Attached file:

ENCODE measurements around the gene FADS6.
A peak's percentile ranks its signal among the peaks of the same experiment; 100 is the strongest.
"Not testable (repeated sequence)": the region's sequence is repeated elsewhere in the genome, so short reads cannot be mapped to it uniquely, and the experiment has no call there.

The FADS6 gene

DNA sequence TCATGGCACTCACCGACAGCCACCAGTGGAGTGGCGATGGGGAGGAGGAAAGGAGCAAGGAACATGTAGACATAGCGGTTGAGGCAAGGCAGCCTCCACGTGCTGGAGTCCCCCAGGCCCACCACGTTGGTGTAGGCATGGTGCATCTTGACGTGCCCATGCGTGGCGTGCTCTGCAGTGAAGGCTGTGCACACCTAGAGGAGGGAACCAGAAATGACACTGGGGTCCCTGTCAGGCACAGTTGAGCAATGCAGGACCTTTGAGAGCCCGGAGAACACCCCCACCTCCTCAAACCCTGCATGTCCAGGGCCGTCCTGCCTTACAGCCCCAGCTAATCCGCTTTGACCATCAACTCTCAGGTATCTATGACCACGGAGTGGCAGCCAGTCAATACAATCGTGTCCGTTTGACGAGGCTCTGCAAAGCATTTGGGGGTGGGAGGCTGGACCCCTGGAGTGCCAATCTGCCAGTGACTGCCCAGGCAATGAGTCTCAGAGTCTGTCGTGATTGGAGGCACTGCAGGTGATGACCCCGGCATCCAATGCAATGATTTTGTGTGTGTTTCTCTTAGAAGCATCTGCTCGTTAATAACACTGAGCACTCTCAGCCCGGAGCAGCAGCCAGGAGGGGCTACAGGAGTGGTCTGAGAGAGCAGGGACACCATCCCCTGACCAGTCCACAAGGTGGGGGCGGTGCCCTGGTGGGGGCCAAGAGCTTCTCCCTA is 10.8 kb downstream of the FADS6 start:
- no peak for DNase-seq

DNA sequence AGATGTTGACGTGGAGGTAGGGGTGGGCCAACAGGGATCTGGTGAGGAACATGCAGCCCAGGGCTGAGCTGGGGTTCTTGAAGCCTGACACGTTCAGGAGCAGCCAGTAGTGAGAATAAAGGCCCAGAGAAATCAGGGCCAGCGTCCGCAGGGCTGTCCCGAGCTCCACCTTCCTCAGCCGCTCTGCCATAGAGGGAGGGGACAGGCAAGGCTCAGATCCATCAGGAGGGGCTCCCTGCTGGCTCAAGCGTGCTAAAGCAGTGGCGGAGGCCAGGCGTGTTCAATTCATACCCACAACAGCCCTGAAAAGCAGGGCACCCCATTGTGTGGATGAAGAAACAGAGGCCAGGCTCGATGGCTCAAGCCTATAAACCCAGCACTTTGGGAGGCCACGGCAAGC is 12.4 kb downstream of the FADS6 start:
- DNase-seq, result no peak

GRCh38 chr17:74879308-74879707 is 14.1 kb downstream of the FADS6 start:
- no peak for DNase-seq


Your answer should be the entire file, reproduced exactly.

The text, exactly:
ENCODE measurements around the gene FADS6.
A peak's percentile ranks its signal among the peaks of the same experiment; 100 is the strongest.
"Not testable (repeated sequence)": the region's sequence is repeated elsewhere in the genome, so short reads cannot be mapped to it uniquely, and the experiment has no call there.

The FADS6 gene

DNA sequence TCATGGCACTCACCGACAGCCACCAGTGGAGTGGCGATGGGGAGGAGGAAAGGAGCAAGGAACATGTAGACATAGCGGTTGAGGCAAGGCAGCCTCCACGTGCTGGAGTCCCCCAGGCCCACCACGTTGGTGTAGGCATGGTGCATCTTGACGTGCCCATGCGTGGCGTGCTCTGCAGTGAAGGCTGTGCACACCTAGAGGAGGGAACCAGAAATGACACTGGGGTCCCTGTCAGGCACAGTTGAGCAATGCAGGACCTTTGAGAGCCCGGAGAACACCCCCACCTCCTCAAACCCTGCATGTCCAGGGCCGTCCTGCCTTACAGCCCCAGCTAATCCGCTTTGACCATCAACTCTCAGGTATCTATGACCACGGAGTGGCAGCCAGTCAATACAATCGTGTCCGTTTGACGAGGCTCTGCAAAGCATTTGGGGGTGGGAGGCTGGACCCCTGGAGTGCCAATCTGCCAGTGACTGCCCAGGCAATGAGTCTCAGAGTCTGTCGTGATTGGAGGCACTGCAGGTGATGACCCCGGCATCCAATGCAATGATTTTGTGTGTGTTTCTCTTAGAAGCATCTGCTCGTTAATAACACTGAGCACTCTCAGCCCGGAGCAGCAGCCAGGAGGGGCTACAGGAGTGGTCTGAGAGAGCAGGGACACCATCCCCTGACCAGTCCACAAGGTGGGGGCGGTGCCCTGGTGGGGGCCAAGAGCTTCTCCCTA is 10.8 kb downstream of the FADS6 start:
- no peak for DNase-seq

DNA sequence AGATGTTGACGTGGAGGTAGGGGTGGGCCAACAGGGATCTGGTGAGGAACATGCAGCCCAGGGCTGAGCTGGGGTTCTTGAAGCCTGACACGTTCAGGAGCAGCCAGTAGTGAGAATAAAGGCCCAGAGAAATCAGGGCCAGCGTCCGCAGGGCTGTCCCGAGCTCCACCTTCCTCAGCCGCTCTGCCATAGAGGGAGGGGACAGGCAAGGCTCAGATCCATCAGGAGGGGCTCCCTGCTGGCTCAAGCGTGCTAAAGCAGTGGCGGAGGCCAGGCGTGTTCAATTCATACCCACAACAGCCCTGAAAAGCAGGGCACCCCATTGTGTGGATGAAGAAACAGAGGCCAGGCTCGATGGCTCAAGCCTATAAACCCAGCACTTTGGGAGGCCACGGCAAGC is 12.4 kb downstream of the FADS6 start:
- DNase-seq, result no peak

GRCh38 chr17:74879308-74879707 is 14.1 kb downstream of the FADS6 start:
- no peak for DNase-seq